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Sue Heggie
New Zealand

Sue Heggie was born in Dunedin in 1956 to parents from ‘home”. Her father was Scottish but came to NZ when he was 4. He met his wife at Wick during the war as she was in the WAFS. Sue’s mother came to NZ by boat when engaged to Sue’s father. On her arrival he drove her to Roxburgh to live, and Sue recalls her mother saying she thought she had come to the end of the world.

Sue remembers receiving parcels of second hand clothes from Britain from her cousins who went to boarding school and these seemed like something from the Crystal Annual to her. The family’s only magazine subscription was the Northumberland News. Sue went on to become an English teacher and was relieved to discover Janet Frame who wrote about creeks and bush rather than meadows and forests. “I was shaped by my childhood at the family crib down the Otago Peninsula at a time when OSH didn’t impinge on our lives.”

crossed cultures - special issue
Map of France

We are moving to France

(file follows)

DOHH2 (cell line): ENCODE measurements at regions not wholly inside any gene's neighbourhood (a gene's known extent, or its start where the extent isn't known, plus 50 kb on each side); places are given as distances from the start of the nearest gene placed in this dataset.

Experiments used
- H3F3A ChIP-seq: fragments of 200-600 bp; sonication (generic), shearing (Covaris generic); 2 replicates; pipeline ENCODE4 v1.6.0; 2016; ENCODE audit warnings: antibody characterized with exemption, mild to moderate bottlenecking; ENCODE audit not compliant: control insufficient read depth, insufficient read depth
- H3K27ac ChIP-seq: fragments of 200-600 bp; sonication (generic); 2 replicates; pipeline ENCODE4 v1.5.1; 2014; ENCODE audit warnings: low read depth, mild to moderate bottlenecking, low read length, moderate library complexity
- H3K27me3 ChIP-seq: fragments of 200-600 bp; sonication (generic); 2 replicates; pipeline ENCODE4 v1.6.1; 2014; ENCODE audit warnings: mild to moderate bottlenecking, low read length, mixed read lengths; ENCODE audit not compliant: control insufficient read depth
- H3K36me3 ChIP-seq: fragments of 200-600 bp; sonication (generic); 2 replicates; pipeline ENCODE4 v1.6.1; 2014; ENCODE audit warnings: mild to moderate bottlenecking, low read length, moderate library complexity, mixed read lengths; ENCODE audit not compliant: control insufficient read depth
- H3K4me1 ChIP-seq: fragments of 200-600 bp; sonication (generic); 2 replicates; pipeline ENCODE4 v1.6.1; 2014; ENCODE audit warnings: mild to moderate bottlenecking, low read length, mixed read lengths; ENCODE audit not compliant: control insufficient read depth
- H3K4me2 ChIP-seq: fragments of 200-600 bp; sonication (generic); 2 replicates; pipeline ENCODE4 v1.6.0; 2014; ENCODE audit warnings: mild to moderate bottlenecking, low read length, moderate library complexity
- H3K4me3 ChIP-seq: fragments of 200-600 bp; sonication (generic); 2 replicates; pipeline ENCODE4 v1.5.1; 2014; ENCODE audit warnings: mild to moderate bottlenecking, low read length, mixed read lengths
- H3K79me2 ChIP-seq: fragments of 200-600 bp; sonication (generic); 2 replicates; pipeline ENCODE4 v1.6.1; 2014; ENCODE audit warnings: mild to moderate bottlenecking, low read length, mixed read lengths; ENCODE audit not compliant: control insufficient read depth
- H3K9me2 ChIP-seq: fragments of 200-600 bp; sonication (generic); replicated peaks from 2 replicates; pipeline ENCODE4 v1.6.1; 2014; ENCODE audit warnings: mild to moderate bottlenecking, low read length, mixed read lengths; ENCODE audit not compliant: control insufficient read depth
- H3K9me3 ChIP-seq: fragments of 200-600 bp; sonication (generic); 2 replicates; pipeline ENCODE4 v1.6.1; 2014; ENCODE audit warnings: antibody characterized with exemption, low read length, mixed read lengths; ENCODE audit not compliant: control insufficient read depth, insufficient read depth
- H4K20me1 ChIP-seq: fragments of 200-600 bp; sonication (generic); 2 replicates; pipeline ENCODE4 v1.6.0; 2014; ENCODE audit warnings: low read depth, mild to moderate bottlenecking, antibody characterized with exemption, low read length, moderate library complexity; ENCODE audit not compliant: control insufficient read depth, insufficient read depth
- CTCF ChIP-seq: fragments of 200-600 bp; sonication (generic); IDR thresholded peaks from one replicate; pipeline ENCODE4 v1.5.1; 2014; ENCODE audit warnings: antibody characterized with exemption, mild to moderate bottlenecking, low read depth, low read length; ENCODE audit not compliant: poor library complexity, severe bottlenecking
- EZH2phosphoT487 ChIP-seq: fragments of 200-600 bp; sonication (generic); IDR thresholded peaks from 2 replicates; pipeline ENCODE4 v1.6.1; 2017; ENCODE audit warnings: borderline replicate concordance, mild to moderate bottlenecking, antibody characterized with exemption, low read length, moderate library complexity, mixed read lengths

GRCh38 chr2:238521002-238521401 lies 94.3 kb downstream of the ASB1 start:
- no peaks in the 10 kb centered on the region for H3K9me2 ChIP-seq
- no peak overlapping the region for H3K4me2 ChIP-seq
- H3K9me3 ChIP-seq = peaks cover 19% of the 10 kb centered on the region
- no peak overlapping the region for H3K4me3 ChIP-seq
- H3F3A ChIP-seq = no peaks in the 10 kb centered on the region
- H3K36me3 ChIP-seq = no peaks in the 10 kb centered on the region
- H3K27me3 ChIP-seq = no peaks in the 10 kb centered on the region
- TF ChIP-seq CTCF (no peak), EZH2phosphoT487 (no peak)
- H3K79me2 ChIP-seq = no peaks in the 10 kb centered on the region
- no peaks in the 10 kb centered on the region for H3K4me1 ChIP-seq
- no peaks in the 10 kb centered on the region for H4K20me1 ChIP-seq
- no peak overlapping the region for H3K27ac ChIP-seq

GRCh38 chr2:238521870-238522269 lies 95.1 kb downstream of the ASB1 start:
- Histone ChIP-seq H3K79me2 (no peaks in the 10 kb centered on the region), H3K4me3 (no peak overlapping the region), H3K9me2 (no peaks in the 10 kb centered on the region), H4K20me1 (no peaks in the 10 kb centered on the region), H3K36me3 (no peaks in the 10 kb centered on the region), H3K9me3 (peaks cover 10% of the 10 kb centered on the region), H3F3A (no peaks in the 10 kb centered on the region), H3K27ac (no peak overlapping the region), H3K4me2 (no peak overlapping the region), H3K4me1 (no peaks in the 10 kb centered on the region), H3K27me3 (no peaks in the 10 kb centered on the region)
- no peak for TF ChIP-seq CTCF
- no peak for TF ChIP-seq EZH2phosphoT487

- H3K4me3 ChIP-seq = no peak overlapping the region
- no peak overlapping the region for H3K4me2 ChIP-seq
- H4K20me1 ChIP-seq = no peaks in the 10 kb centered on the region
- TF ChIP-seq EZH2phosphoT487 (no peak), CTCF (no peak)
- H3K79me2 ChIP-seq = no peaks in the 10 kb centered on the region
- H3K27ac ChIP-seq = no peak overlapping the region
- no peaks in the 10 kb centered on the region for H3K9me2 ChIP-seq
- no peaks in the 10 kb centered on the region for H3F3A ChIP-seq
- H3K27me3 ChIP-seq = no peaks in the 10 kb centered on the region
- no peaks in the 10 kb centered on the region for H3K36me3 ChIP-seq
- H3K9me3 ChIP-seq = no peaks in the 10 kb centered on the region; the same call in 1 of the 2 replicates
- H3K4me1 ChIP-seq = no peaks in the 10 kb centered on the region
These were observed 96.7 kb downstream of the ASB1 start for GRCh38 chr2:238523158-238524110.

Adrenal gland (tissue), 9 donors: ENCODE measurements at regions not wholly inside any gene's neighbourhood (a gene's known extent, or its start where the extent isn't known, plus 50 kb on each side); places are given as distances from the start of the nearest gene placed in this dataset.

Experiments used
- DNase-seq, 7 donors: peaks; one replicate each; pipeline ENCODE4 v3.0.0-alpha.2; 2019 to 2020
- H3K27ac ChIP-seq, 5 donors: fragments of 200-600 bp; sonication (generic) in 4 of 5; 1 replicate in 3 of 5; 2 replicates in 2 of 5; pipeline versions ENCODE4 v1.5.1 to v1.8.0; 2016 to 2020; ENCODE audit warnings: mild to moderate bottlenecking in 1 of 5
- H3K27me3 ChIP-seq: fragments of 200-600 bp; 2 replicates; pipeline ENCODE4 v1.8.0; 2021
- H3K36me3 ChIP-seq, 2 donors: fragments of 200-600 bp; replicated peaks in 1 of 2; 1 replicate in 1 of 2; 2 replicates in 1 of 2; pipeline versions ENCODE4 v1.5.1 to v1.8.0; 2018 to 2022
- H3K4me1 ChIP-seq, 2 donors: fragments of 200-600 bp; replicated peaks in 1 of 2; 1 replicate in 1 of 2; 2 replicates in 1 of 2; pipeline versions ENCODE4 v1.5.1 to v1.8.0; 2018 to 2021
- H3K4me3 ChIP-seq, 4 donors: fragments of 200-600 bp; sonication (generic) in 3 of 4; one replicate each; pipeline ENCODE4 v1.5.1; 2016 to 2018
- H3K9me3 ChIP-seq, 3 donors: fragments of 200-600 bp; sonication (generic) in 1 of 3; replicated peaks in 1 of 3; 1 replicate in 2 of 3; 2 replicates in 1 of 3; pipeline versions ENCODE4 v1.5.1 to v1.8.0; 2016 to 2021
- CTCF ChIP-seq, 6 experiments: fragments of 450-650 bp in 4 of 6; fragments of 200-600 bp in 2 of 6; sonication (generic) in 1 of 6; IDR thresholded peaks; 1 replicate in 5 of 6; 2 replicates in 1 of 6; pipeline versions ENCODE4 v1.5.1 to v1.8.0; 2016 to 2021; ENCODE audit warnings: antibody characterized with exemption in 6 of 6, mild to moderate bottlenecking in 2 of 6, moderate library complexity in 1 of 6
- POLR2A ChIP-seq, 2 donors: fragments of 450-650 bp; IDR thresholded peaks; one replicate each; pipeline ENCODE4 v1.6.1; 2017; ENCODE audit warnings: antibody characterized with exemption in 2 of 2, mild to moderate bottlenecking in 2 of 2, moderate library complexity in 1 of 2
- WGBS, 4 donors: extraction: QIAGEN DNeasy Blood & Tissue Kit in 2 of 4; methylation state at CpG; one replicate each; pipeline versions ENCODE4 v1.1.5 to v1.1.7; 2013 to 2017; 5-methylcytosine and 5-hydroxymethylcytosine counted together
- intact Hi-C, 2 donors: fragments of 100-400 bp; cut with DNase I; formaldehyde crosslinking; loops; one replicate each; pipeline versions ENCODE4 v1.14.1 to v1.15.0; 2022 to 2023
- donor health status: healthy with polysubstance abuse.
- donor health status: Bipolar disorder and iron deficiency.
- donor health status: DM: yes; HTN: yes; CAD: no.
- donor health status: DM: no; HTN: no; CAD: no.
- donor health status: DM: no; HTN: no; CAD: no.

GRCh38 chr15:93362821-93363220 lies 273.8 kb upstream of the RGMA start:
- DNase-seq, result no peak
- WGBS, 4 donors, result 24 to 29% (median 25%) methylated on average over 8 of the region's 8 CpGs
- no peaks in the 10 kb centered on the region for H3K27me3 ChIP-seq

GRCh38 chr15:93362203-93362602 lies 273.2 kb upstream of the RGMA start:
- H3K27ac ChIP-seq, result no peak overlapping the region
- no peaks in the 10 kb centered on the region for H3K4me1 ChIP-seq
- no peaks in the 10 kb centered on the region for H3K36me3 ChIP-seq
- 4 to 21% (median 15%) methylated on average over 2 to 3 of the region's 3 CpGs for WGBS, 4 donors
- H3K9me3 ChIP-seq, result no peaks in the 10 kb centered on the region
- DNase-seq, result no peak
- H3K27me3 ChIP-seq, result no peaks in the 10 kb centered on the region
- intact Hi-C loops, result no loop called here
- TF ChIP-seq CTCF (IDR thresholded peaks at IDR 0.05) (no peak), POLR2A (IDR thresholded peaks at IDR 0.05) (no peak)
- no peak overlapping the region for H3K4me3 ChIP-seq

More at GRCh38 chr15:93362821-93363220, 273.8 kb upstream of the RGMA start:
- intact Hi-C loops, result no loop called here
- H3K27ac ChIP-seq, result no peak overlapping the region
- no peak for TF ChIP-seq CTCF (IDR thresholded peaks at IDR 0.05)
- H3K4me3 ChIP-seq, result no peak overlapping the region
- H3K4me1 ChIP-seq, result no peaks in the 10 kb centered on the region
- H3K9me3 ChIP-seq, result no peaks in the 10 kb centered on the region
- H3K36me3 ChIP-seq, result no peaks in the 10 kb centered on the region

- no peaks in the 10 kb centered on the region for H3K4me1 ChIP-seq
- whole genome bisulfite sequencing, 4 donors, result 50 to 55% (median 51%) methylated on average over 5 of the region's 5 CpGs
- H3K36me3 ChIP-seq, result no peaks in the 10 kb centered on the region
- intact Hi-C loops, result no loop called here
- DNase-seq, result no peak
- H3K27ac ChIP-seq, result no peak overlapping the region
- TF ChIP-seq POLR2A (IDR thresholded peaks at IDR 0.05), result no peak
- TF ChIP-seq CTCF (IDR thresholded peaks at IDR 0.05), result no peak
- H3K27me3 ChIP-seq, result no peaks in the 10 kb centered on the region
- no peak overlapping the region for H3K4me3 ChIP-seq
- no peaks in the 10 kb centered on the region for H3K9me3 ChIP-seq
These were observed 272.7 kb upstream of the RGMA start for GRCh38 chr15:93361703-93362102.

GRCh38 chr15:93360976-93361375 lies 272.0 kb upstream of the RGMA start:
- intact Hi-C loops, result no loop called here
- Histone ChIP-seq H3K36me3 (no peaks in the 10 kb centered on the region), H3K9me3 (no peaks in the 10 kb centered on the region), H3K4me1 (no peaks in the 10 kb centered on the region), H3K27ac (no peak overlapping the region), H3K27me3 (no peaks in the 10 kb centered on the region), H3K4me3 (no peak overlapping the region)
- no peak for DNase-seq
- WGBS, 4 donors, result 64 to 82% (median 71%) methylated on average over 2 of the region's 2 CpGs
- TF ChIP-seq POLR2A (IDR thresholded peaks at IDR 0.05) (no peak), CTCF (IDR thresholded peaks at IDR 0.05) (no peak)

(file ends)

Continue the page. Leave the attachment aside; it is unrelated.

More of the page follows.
For six months.

I have highlighted the place
in orange on the map. Only
twenty houses, no patisseries,
no romantic tabac, no school at
4 rue de L’Ecole, just people
and we hope, children.

We are moving to France
For six months.

Past Perpignan, Quillan and Puivert,
Where there is a castle and a café,
open in the summer and some Australians.
There is a market for the locals and La Poste.
We are going in winter.

We are moving to France
For six months.

The photograph of our converted barn
off the net is grainy and black
and white, like an image from the last war.
I see thin men in striped pyjamas.

We are moving to France
For six months.

The walls are two feet thick,
Too thick for ears,
shuttered and grey-stoned.
Silence then inside except
for soft voices. A child and
a mother speaking in Anglais,
fluent and fearful.

We are driving into the map
in our Renault on the wrong side of the
world, getting smaller and smaller as we zero in on Campgast.
past Quillan, Puivert and the Australians.

Neither of us knows a soul or any French
beyond s’il vous plait and ca va monsieur,
our exchanges timid and polite.

Nous allons demenager a France
Pendant six mois.

We don’t know any French.
our foreign tongues are tied.


The beds are rumpled and
restless and all askew.

A foreigner might think it
an excess of snails and wine
or the hot summer nights
or even late night frenzied
fete dancing.

But I know it is because
we are going back to a place
I can’t bring myself to call

Featured Artist Fiona Holding